Barbara Kingsolver is the author of nine bestselling works of fiction, including the novels, Flight Behavior, The Lacuna, The Poisonwood Bible, Animal Dreams, and The Bean Trees, as well as books of poetry, essays, and creative nonfiction. Her work of narrative nonfiction is the enormously influential bestseller Animal, Vegetable, Miracle: A Year of Food Life. Kingsolver's work has been translated into more than twenty languages and has earned literary awards and a devoted readership at home and abroad. She was awarded the National Humanities Medal, our country's highest honor for service through the arts, as well as the prestigious Dayton Literary Peace Prize for her body of work. She lives with her family on a farm in southern Appalachia.
Don't be misled by the foreword and opening subject in novelist and essayist Kingsolver's new collection: this work is not all about our continuing anguish over September ll. Some of the essays do concern themselves with that fateful day and her reactions to it, but most are pieces on varied subjects written since her 1995 collection High Tide in Tucson. Some have been published before, like the three little gems Kingsolver co-wrote with her husband, Steven Hopp. The topics range from television to the homeless, Columbine to problems of writing about sex, poetry to the meaning of the flag. Throughout, Kingsolver seamlessly combines the personal and the political. Thus, an essay about her daughter Lily's chickens comments on world agriculture; watching a hummingbird build its nest becomes a springboard for informed and impassioned thinking about evolution and genetic engineering. Recommended for most collections in both academic and public libraries. [Previewed in Prepub Alert, LJ 1/02.] Mary Paumier Jones, Westminster P.L., CO Copyright 2002 Cahners Business Information.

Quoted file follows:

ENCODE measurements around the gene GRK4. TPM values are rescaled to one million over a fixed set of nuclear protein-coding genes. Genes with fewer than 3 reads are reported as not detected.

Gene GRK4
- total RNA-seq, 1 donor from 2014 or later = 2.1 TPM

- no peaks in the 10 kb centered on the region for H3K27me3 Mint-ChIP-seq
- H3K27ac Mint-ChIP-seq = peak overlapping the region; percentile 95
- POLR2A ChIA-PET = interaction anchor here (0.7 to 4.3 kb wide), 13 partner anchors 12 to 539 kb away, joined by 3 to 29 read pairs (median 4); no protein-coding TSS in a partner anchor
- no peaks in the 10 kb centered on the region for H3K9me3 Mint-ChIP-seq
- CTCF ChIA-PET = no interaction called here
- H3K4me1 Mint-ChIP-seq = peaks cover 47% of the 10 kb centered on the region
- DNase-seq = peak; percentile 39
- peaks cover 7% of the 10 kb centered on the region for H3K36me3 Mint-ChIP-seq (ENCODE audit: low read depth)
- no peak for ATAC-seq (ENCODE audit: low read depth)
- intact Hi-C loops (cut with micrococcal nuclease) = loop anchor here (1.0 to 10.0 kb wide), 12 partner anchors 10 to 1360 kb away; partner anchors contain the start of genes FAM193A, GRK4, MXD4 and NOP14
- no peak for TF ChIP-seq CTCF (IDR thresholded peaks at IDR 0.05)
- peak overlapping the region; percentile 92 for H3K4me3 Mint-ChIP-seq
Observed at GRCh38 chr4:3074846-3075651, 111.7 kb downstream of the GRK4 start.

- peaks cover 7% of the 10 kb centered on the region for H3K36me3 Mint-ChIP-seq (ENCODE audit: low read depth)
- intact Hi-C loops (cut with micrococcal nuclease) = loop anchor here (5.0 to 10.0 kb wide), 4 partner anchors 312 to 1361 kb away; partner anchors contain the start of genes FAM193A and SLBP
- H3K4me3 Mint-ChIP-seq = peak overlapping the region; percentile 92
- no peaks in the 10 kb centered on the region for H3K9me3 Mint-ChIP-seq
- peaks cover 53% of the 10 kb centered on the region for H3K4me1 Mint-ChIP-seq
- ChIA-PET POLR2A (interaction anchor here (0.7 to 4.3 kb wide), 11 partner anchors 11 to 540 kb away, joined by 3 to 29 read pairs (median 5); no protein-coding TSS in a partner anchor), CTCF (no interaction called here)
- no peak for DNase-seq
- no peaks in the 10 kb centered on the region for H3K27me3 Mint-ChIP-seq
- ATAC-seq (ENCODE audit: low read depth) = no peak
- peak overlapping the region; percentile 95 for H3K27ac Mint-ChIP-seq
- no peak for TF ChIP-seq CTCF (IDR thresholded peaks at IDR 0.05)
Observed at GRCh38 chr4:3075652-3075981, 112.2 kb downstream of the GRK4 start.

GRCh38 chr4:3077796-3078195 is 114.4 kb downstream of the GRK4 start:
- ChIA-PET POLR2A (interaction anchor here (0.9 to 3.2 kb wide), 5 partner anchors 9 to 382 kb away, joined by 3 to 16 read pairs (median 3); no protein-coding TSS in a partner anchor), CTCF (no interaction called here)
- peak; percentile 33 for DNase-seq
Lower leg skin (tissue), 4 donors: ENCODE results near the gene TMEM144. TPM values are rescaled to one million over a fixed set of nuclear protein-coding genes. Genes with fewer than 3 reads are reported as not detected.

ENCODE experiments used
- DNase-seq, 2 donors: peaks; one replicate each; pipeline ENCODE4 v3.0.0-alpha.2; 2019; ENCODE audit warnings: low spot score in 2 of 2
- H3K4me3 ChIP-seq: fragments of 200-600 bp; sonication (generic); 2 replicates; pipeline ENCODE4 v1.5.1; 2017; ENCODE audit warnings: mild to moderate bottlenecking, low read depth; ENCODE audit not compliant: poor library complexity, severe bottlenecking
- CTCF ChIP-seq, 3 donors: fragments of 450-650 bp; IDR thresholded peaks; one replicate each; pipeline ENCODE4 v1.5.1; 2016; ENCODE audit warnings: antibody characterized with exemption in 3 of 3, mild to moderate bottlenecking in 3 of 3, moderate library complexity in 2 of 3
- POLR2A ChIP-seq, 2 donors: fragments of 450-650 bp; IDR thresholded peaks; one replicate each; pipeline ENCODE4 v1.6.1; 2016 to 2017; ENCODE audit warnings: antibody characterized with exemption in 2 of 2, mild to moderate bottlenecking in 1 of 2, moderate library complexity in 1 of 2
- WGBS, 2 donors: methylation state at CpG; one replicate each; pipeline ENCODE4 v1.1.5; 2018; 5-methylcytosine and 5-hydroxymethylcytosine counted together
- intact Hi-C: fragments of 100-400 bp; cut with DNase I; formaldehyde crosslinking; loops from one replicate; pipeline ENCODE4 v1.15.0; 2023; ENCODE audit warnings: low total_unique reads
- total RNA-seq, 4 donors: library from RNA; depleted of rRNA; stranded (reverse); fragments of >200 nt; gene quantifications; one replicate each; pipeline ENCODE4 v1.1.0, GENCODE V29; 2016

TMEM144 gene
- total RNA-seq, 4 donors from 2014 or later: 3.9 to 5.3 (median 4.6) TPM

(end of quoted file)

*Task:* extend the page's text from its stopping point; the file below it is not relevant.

This book of essays by Kingsolver (The Poisonwood Bible, etc.) is like a visit from a cherished old friend. Conversation ranges from what Kingsolver ate on a trip to Japan to wonder over a news story about a she-bear who suckled a lost child to how it feels to be an American idealist living in a post-September 11 world. She tackles some sticky issues, among them the question of who is entitled to wave the American flag and why, and some possible reasons why our nation has been targeted for terror by angry fundamentalists and what we can do to ease our anxiety over the new reality while respecting the rest of planet Earth's inhabitants. Kingsolver has strong opinions, but has a gift for explaining what she thinks and how she arrived at her conclusions in a way that gives readers plenty of room to disagree comfortably. But Kingsolver's essays also reward her readers in other ways. As she puts it herself in "What Good Is a Story": "We are nothing if we can't respect our readers." Respect for the intelligence of her audience is apparent everywhere in this outstanding collection. Illus. (Apr. 20) Forecast: Kingsolver's name means bestseller potential, possibly aided by the possibility of revisiting the controversy she has aroused with her response to September 11. Copyright 2002 Cahners Business Information.
"This book of essays by Barbara Kingsolver is like a visit from a cherished old friend."--Publishers Weekly (starred review)